Testing on animals is unreliable and unethical


By Kathryn Minniti

When there is a debate about whether testing drugs on animals is ethical, one of the main arguments proponents use is that it has helped alleviate the suffering of people through the medical advances made in testing labs.

That is not the case at all. Not only is animal experimentation morally wrong, but many of its failures have actually negatively affected people.

One example is the failure of animal testing with the drug thalidomide that happened in the 1960s. According to the organization “Animal Friends Croatia,” scientists had created thalidomide to help stop morning sickness for pregnant women.

Even though it was tested on many species of animals before it could be purchased, “it caused an estimated 10,000 birth defects and thousands of fetal deaths worldwide.” Many of the babies suffered from phocomelia, a disease that does not allow their limbs to develop correctly.

According to research done by Dr. John J. Pippin and Dr. Kristie Stoick, “adverse drug reactions are responsible for 2.2 million hospitalizations and 106,000 deaths annually.”

They concluded that many of these instances could have been eliminated with more human-specific drug testing.

Of course, I am not advocating testing on humans. I am merely pointing out the obvious risks involved when relying on animal experimentation.

Putting aside the fact that testing chemicals on an animal with a different body chemistry is an inherently flawed system, it is also morally wrong.

While you can argue all you want about the potential for medical advances, it doesn’t stop there. How can one defend testing cosmetics and household products for toxicity and safety on animals?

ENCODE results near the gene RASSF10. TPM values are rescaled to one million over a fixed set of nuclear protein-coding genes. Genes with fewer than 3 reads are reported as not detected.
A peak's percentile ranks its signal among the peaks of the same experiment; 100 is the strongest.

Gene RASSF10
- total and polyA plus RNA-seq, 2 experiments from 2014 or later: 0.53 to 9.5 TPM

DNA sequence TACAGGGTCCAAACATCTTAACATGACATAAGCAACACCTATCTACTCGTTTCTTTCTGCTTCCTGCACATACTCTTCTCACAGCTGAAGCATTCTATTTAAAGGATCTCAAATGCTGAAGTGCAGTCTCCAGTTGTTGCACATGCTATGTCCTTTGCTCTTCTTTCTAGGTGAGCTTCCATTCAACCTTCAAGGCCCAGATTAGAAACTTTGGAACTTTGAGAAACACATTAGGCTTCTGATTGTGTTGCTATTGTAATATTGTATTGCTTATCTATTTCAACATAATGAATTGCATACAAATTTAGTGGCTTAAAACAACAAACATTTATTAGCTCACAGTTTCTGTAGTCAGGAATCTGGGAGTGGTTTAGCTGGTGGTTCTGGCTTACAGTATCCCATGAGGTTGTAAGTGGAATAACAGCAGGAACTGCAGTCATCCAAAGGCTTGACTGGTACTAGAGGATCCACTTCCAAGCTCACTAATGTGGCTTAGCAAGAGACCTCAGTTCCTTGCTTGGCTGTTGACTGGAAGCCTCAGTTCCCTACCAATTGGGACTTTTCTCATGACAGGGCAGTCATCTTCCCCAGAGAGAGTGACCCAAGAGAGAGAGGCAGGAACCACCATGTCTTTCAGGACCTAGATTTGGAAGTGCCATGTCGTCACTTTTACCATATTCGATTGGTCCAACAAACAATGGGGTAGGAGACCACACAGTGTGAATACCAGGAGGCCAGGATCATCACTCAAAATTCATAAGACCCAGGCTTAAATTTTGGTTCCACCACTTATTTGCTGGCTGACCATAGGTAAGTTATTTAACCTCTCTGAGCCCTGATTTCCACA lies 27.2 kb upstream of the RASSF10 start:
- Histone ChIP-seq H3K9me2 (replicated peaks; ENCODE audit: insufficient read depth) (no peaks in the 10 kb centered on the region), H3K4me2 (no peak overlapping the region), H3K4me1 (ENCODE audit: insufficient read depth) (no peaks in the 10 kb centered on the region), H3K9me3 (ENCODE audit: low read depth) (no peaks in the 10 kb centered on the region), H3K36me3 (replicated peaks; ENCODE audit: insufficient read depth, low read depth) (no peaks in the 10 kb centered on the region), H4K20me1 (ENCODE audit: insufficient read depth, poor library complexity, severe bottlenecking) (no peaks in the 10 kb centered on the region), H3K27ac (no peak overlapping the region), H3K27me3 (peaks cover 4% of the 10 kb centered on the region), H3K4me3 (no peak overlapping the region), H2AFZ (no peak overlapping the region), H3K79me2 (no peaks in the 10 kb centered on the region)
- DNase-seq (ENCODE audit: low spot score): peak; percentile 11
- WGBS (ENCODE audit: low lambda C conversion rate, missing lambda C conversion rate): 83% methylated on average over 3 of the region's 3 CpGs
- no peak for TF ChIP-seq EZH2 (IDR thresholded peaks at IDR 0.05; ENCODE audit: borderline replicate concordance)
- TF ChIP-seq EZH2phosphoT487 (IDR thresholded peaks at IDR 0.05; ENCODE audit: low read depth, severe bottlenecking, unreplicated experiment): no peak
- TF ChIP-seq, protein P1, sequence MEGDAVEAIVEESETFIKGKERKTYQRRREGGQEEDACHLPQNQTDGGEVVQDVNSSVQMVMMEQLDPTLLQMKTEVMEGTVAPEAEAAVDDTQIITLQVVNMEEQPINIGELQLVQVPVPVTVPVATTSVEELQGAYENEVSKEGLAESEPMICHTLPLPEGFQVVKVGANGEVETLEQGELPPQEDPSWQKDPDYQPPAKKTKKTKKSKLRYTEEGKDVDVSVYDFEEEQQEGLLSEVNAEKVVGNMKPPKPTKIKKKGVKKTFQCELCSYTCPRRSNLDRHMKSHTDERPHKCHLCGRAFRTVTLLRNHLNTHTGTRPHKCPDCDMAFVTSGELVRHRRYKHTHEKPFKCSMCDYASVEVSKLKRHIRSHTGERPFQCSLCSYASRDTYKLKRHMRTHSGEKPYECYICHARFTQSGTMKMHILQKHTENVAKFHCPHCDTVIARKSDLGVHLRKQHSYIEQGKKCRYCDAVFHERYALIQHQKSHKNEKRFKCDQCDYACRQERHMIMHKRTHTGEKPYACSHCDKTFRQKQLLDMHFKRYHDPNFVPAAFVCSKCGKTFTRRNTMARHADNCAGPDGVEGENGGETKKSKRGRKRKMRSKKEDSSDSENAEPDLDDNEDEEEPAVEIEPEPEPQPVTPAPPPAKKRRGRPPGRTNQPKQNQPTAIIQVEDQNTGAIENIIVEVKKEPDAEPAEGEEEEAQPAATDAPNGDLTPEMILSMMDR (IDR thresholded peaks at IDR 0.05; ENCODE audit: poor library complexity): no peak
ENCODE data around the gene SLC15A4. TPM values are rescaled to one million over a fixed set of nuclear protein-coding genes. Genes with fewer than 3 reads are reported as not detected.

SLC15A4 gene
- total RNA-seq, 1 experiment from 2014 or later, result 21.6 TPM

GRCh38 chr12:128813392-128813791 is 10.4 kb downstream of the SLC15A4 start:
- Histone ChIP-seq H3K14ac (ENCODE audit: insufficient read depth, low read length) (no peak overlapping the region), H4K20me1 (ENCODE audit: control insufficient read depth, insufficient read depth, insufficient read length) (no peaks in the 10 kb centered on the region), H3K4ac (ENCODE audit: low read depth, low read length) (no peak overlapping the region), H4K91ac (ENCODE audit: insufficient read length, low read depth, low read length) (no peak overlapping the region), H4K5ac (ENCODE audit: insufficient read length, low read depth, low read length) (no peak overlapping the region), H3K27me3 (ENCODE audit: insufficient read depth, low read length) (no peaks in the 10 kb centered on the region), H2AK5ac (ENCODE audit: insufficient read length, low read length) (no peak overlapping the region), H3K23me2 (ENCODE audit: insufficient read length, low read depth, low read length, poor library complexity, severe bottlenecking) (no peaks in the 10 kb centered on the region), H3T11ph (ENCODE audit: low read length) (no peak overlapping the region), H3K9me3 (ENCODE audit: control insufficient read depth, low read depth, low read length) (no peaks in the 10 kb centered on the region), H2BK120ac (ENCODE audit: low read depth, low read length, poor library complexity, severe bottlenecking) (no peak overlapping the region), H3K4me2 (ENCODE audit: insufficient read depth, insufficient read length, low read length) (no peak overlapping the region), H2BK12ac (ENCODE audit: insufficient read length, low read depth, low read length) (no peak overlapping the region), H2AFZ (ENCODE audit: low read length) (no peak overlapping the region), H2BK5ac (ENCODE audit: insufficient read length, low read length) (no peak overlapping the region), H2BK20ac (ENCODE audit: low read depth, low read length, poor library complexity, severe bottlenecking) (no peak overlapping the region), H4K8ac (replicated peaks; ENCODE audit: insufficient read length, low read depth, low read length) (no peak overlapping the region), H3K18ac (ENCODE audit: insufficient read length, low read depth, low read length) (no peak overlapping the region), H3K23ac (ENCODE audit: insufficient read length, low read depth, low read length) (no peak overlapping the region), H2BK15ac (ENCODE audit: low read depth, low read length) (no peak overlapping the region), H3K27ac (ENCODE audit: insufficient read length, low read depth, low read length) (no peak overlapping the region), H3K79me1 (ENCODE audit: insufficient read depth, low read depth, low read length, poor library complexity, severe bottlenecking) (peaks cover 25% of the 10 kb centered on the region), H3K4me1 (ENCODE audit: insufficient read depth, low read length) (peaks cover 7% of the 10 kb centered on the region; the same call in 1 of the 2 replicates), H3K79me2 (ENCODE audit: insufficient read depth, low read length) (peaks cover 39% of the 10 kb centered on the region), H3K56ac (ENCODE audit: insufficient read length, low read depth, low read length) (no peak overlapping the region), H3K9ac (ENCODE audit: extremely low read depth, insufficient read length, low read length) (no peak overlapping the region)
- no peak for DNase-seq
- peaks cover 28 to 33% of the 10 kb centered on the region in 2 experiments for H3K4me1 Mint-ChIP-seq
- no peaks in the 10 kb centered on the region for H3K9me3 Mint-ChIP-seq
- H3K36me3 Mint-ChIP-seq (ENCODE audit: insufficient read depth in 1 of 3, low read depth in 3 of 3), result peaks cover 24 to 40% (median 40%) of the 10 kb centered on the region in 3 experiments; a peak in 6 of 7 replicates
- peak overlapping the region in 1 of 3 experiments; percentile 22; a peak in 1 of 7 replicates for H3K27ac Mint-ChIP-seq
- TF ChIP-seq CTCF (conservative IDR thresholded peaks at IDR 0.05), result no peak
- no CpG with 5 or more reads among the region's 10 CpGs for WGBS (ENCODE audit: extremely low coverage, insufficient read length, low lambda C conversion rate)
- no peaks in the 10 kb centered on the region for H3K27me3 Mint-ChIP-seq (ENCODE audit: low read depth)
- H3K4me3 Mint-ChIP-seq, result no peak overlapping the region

These tests do not cure any sort of human illness; they just sacrifice helpless animals for the sake of human convenience.

Instead of animal testing, there should be alternatives.

For example, CeeTox, a Michigan company, created an animal-friendly way to test toxicity by using in vitro toxicity screening to test consumer products. That allowed labs to test toxicity of chemicals using technology rather than animals.

Obviously, as humans, we are primarily concerned with our own well-being, but how far should we go in our efforts?

Recent advances in medicine are great, but we need to explore other methods by which they could be made. With the constant advances in technology, it seems pretty archaic to still be sticking needles into helpless animals to see what happens.

As Sir Paul McCartney said in an interview with People for the Ethical Treatment of Animals (PETA), “Sometimes people place too much faith in people in white lab coats and assume that there’s a need for animal testing just because it has been going on for so long. I believe this to be a holdover from the dark age of medical science, and more enlightened scientists nowadays believe they can get more reliable results with more modern methods.”

It goes without saying that animal rights can only be defended by sensible, caring people. Organizations like PETA and conscientious celebrities can only do so much to protest the unnecessary suffering of innocent creatures.

The oversight on scientists engaged in animal testing is imperfect. Some animals are starved, burned, blinded and go through painful procedures without anaesthetics.

People need to contact their legislative representatives and urge them to put restrictions in place for animal testing.

Eliminating animal cruelty will not put an end to medical advances. It will only force us to find other, more ethical ways of achieving them.